The Striking Stories
No money, no problem!
John Armah and Y4R team in Ghana did not wait to get money from their CoP or from government to activate MfDR. They streamlined focus on solving unemployment challenges facing young people, through tapping into alternative sources of funding outside AfCoP and the government. They established the entrepreneurship fund called NEIP, Asheshi MasterCard Foundation and a fund for women entrepreneurs in Lawra, one of the poorest districts in Ghana. They provided training and capital to over 50 businesses including an investment worth 150k USD to Health-lane Pharmacy and Influenced policies in Ghana on employment creation initiatives, budget monitoring, and Increased decentralisation of youth interventions and advocacy at the grassroots levels.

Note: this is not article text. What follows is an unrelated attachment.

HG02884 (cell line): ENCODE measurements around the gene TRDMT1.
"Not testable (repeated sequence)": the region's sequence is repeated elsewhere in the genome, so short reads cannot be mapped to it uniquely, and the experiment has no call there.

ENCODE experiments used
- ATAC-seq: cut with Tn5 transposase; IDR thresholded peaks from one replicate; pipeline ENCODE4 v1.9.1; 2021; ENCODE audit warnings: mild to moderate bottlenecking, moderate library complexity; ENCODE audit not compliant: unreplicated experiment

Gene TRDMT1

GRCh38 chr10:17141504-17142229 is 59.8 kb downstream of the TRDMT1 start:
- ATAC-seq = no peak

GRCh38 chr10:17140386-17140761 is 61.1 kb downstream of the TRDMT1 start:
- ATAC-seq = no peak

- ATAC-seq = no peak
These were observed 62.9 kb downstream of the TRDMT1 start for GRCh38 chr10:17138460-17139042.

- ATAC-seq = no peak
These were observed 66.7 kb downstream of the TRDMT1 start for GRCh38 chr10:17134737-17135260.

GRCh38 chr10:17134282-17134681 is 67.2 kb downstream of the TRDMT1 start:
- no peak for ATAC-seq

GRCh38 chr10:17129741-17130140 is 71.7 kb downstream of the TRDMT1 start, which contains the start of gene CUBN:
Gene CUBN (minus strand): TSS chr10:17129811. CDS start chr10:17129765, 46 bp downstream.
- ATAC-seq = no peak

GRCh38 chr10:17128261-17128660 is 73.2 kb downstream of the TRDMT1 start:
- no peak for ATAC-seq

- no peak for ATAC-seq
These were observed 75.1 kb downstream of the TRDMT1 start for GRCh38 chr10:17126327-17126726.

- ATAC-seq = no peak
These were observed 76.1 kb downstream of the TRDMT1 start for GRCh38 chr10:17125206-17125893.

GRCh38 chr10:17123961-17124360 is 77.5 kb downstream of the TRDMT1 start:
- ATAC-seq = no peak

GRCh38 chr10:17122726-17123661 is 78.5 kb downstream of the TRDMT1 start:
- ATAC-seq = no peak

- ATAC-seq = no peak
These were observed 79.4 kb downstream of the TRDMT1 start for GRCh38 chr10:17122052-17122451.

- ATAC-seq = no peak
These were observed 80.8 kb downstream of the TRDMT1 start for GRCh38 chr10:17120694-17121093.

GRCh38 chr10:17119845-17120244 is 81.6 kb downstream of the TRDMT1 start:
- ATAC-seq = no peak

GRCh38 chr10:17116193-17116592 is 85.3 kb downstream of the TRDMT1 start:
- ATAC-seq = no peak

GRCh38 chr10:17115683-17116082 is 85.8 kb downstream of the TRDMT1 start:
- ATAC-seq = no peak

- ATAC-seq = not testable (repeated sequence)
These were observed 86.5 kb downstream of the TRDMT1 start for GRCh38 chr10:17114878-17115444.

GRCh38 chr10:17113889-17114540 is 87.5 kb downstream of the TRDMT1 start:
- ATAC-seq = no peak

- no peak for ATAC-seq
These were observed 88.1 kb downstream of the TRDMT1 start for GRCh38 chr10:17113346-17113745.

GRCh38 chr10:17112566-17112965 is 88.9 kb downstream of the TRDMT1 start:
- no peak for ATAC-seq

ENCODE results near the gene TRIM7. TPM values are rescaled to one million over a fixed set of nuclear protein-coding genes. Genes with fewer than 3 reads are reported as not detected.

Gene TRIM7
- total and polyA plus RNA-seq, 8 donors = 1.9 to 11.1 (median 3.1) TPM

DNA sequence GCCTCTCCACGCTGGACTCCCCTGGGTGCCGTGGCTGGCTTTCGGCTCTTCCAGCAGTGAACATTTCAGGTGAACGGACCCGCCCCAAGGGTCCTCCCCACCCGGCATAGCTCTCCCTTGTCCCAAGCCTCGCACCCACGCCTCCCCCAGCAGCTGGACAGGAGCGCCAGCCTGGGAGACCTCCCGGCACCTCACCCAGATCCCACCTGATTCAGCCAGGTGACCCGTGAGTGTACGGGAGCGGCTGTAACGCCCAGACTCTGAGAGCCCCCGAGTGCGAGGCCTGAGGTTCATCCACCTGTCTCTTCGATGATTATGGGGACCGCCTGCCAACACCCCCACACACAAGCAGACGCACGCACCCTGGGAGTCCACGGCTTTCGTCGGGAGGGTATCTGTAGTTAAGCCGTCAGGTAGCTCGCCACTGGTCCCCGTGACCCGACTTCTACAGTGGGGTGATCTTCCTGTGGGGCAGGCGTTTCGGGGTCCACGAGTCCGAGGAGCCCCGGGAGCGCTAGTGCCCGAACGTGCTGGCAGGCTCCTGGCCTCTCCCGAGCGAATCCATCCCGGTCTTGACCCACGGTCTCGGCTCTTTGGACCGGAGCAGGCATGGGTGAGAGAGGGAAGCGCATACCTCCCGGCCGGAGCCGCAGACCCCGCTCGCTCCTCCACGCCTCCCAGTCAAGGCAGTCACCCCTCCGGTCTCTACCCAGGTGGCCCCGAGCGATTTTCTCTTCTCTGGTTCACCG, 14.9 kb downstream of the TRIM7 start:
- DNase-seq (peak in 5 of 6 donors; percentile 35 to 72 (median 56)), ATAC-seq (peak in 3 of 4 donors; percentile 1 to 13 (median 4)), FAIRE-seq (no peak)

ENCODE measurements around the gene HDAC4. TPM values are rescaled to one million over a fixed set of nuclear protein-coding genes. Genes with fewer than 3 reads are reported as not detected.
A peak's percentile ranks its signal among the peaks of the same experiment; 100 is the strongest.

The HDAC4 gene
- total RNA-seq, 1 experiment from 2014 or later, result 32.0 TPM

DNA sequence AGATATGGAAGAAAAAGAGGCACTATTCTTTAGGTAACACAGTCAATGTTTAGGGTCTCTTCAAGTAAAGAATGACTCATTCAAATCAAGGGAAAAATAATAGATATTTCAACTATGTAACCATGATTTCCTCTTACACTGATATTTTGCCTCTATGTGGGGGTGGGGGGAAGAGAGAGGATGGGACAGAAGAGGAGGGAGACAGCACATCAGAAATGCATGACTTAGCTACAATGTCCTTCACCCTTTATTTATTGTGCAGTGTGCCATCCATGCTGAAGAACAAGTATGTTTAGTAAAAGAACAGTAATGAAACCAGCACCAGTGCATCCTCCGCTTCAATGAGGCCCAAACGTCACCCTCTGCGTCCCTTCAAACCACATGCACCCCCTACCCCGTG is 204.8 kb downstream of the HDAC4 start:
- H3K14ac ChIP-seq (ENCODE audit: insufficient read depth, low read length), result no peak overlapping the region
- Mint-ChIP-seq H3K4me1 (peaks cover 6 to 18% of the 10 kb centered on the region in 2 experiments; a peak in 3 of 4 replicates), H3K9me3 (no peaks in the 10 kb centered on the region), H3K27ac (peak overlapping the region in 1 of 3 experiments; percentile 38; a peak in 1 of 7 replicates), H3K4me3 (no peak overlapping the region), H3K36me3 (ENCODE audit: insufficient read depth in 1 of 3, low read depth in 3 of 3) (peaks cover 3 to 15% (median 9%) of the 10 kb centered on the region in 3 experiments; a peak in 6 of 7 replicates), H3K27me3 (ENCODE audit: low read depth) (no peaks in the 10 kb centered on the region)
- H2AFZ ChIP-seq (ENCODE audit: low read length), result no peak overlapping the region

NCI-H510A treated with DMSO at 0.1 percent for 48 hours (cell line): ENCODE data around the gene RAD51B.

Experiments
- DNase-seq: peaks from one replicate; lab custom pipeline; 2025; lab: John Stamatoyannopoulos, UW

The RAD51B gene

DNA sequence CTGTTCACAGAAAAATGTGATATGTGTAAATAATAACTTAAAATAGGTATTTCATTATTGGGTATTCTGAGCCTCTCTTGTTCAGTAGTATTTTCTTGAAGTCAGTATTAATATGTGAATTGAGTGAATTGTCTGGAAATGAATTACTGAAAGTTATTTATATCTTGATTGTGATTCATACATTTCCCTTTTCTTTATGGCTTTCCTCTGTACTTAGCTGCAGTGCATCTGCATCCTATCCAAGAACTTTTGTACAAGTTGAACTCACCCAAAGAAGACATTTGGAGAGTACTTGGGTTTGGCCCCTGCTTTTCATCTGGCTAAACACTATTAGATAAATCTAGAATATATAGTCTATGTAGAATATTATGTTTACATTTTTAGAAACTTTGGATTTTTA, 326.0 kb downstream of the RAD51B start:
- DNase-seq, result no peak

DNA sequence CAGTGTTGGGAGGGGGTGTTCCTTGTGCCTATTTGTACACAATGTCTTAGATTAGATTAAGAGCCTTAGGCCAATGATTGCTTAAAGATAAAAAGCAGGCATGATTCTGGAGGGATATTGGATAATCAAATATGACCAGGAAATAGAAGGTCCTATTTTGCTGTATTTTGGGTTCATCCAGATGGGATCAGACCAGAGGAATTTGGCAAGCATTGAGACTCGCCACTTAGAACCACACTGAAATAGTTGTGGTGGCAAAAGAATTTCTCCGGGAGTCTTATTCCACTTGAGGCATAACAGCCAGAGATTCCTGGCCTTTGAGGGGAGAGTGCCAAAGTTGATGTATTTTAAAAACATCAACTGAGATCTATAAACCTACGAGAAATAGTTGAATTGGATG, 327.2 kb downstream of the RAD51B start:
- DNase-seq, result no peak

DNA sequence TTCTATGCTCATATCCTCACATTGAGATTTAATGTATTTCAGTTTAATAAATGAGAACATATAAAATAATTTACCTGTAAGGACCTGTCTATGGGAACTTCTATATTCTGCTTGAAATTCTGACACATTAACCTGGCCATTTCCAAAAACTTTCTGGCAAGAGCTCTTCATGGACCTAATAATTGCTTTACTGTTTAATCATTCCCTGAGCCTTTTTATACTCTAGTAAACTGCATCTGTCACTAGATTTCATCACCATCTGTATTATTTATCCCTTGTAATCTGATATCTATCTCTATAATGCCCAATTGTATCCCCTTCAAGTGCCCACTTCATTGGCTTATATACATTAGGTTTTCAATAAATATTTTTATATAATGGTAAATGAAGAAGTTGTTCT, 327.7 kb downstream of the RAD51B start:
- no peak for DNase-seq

Females running the world!
Mrs Akapo Adjoa Thérèse, current coordinator of G4R founded an NGO called LA COLOMBE in Togo. In Togo, domestic responsibilities such as the care of children, elderly and sick family members prevent many women from seeking a job or starting a business. Moreover, Togo’s World Bank’s country report revealed last year that women lack economic opportunities and are underrepresented in high-level positions. Only very few public and private enterprises are run by women.
Thérèse did not just sit back but set up her NGO targeting rural women and girls with a number of emancipation projects. This included a focus on training and apprenticeship, water and sanitation, climatic resilience, environmental education and tackling gender based violence and other forms of abuse against women.